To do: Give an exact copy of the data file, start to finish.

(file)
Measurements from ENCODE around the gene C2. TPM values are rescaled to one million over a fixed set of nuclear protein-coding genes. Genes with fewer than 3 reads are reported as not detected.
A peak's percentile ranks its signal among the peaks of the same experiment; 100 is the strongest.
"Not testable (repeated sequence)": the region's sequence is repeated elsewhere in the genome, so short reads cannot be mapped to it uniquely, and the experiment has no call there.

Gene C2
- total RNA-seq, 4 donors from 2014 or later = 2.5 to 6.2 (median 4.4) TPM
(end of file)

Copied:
Measurements from ENCODE around the gene C2. TPM values are rescaled to one million over a fixed set of nuclear protein-coding genes. Genes with fewer than 3 reads are reported as not detected.
A peak's percentile ranks its signal among the peaks of the same experiment; 100 is the strongest.
"Not testable (repeated sequence)": the region's sequence is repeated elsewhere in the genome, so short reads cannot be mapped to it uniquely, and the experiment has no call there.

Gene C2
- total RNA-seq, 4 donors from 2014 or later = 2.5 to 6.2 (median 4.4) TPM